Democratic presidential candidate Howard Dean has a plan for the Internet, and it doesn’t leave much room for property rights or free markets. According to the “Principles for an Internet Policy” listed on Dean’s website, government must treat the Internet as one giant collective resource and regulate accordingly. Specifically, his platform argues that, “No one owns the Internet…. It is ours as citizens of this country and as inhabitants of this planet.” It also states that, “The Internet’s value comes from its openness, and … the Internet’s openness should be promoted [since] this openness is essential to the Internet’s value as a marketplace of innovation and a public square for ideas … [and] a democracy of voices.”
This might sound like empty campaign rhetoric but, in reality, Dean’s Internet platform contains the key elements and catch phrases of a more sophisticated master plan for cyberspace concocted by a group of academics and public officials who advocate a “commons” vision of collective Internet governance. Their agenda consists of a three‐pronged strategy: (1) Infrastructure: They want telecom, cable, and broadband high‐speed networks subject to collective rule via a heavy dose of open access regulation, structural separation or even outright public ownership. And they want the Internet to be treated as a collective asset subject to “democratic rule” through a variety of “nondiscrimination” mandates and other regulatory controls. (2) Spectrum: They want most of the electromagnetic wireless spectrum to be treated as one big commons with very limited exclusive property rights. (3) Intellectual property: They want to water down IP rights and greatly expand fair use rights and the public domain.
The triumvirate of FCC Commissioner Michael Copps, prolific Stanford University law professor Lawrence Lessig, and the New America Foundation (NAF) think tank deserve special mention since their advocacy of a cyber‐commons has been particularly vociferous. These commons advocates would have us believe that the movement toward increasing privatization and commercialization of the Internet has been a disaster that must be reversed. Somehow, they claim, competition and “openness” in cyberspace are at risk because of the rise of private ownership and control of the many networks and assets that constitute “the Internet” as we know it.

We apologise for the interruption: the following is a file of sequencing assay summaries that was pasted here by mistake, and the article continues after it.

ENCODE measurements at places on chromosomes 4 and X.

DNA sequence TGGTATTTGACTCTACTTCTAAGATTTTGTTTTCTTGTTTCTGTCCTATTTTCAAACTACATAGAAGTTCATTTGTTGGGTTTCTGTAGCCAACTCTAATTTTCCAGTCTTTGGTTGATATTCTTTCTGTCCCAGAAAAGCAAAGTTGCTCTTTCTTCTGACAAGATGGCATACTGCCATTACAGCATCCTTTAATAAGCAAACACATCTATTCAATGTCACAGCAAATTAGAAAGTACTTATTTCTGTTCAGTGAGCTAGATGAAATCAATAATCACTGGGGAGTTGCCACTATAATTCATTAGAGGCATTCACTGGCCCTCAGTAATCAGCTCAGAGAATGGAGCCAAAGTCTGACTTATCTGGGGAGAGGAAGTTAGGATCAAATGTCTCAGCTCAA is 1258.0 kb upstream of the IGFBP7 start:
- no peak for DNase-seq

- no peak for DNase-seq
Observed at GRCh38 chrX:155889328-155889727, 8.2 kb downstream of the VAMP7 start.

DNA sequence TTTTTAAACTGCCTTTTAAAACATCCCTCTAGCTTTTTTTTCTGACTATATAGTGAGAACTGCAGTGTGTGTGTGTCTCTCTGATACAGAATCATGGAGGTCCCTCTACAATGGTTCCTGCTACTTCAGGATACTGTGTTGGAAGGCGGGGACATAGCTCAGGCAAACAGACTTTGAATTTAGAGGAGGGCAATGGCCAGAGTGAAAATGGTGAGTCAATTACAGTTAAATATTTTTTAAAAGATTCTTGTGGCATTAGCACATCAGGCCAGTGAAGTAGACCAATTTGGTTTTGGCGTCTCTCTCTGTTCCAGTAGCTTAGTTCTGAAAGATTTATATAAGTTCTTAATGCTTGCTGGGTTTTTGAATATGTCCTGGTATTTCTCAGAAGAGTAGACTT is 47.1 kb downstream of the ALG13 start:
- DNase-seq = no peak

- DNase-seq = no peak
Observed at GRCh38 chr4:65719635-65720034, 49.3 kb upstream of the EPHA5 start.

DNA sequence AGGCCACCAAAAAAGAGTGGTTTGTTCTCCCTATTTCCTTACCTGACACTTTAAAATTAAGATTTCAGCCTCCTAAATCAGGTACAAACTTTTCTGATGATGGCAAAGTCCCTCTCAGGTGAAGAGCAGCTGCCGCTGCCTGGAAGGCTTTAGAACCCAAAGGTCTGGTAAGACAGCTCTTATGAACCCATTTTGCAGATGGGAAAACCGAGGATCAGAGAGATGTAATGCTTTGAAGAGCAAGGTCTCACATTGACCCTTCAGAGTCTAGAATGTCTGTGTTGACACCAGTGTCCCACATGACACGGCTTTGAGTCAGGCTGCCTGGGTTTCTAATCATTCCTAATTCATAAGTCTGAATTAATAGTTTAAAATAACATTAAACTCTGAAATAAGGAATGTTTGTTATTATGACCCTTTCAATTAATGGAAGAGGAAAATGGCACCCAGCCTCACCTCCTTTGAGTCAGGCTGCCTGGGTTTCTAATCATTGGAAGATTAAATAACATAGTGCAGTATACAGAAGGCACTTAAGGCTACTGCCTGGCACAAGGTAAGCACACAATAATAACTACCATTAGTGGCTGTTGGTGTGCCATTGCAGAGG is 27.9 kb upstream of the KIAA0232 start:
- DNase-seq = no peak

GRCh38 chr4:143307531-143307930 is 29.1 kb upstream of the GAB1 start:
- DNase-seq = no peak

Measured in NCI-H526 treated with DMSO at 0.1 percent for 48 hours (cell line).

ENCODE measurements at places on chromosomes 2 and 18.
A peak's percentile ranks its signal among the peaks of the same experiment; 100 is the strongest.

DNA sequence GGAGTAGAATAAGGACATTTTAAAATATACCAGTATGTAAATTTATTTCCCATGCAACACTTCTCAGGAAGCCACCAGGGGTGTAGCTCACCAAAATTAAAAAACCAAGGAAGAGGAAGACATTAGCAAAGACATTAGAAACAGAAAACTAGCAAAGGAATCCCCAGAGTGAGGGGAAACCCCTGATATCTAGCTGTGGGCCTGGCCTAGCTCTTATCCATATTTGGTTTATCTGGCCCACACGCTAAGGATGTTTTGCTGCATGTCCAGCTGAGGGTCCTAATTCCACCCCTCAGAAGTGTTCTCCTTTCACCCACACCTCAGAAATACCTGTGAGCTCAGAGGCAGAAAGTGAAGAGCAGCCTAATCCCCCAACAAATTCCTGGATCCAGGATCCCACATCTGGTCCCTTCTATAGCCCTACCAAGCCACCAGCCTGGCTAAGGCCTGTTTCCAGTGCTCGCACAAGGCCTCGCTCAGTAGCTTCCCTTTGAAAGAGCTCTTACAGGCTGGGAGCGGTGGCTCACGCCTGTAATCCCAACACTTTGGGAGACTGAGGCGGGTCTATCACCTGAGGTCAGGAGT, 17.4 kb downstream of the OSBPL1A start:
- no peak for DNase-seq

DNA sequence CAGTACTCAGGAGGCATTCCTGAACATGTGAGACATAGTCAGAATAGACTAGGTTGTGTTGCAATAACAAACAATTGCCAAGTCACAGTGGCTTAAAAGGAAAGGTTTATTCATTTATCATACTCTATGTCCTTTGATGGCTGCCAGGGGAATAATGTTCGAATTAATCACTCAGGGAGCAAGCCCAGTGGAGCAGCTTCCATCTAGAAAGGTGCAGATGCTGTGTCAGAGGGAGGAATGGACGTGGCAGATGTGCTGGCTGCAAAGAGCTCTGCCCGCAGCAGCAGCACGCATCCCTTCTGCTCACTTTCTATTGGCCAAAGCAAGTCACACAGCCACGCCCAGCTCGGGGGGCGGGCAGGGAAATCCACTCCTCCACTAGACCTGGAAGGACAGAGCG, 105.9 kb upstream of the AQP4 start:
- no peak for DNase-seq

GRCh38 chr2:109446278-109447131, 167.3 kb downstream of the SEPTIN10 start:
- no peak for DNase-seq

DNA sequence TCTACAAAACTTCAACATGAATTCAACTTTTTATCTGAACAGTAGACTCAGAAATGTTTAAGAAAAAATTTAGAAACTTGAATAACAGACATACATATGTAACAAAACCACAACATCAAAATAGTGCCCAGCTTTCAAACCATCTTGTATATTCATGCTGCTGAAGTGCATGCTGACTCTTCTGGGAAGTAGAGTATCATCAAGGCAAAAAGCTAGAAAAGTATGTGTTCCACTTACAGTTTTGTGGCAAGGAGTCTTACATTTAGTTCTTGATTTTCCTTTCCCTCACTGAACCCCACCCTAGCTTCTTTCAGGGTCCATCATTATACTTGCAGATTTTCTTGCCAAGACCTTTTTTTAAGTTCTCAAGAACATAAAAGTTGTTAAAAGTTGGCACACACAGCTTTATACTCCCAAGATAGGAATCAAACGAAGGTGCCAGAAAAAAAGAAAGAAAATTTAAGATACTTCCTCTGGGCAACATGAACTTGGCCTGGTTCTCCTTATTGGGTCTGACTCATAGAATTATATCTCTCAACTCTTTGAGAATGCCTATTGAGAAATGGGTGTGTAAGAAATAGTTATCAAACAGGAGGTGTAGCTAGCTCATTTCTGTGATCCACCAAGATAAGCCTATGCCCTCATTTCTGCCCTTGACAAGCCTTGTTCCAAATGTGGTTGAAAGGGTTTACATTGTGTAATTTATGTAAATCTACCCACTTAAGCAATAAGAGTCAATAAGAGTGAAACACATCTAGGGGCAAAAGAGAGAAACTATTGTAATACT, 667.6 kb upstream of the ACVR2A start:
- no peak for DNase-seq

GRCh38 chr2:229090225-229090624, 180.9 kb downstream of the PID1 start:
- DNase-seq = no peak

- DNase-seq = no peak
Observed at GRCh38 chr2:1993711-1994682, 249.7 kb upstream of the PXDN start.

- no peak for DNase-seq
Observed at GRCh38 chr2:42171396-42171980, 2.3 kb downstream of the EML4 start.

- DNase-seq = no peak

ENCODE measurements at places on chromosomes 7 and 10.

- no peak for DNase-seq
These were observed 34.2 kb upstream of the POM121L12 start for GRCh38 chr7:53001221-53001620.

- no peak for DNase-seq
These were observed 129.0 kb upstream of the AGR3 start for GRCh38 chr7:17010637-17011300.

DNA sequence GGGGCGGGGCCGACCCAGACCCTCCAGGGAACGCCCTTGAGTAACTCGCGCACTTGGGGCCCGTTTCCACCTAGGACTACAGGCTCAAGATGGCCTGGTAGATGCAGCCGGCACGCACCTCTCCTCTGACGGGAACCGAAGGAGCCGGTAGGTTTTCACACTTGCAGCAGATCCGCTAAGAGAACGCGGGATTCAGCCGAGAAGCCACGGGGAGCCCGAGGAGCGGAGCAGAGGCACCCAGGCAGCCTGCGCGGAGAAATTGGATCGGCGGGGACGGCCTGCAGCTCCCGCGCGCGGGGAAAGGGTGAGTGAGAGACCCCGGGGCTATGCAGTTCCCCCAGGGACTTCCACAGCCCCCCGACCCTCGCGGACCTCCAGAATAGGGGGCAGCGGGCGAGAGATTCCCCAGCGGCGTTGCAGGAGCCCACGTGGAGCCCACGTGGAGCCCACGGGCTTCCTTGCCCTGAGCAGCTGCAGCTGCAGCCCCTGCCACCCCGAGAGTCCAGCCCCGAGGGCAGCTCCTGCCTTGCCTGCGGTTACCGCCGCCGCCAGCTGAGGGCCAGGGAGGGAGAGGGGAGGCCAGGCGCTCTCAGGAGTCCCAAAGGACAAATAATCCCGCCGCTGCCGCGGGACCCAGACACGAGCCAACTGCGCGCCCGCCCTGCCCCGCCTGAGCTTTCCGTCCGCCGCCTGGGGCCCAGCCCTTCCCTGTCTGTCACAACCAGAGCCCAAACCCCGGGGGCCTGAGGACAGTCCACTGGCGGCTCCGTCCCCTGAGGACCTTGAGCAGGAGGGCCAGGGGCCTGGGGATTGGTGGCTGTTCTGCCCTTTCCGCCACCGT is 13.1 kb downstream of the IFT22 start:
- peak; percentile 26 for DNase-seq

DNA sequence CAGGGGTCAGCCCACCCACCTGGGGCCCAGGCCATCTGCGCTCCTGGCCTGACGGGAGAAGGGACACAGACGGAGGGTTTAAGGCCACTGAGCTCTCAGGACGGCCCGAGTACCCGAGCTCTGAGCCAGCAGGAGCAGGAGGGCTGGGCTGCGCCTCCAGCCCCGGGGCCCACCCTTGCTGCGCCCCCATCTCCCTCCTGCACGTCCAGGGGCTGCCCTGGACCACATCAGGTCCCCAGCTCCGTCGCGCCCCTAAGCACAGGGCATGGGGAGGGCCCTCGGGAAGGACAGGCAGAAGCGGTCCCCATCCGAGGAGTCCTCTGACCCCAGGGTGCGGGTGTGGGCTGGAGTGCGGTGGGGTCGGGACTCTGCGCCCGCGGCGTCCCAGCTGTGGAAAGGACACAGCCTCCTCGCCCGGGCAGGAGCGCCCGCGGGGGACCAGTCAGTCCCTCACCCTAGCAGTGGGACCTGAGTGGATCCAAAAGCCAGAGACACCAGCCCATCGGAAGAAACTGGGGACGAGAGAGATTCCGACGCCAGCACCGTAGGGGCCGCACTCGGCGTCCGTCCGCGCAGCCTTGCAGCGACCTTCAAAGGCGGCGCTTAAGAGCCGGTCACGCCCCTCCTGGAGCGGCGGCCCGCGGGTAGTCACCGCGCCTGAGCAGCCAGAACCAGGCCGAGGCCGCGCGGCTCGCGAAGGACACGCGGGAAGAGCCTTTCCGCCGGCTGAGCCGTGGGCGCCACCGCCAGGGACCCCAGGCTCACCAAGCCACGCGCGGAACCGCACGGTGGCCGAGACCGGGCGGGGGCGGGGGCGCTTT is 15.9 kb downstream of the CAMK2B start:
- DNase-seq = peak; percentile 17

The End Is Near and a Commons Will Save Us. For example, last October, Commissioner Copps delivered an apocalyptic sermon at the NAF entitled, “The Beginning of the End of the Internet?” In the speech, Copps lamented that the “Internet may be dying” and only immediate action by regulators can save the day. Copps laid on the sky‐is‐falling rhetoric fairly thick: “I think we are teetering on a precipice … we could be on the cusp of inflicting terrible damage on the Internet. If we embrace closed networks, if we turn a blind eye to discrimination, if we abandon the end‐to‐end principle and decide to empower only a few, we will have inflicted upon one of history’s most dynamic and potentially liberating technologies shackles that make a mockery of all the good things that might have been.”
Who knew the end was so near? Of course, it isn’t really. Copps and the commons crusaders have been preaching this gloom‐and‐doom gospel for some time now in an effort to impede governance solutions based on property rights in the communications and high‐tech sectors and supplant them with collective governance structures. Copps’ “End of the Internet” speech was the logical culmination of years of work by NAF scholars and academics like Lessig, who have built a bona fide philosophical movement that rallies around the flag of “Saving the Information Commons,” to use the title of one NAF report. Lessig has gone so far as to suggest that the very “Future of Ideas” may be at stake if steps are not taken to preserve “openness” on the Internet. And now comes Howard Dean’s campaign tech platform, which promises to put this plan into action if he takes over as commander‐in‐chief this time next year.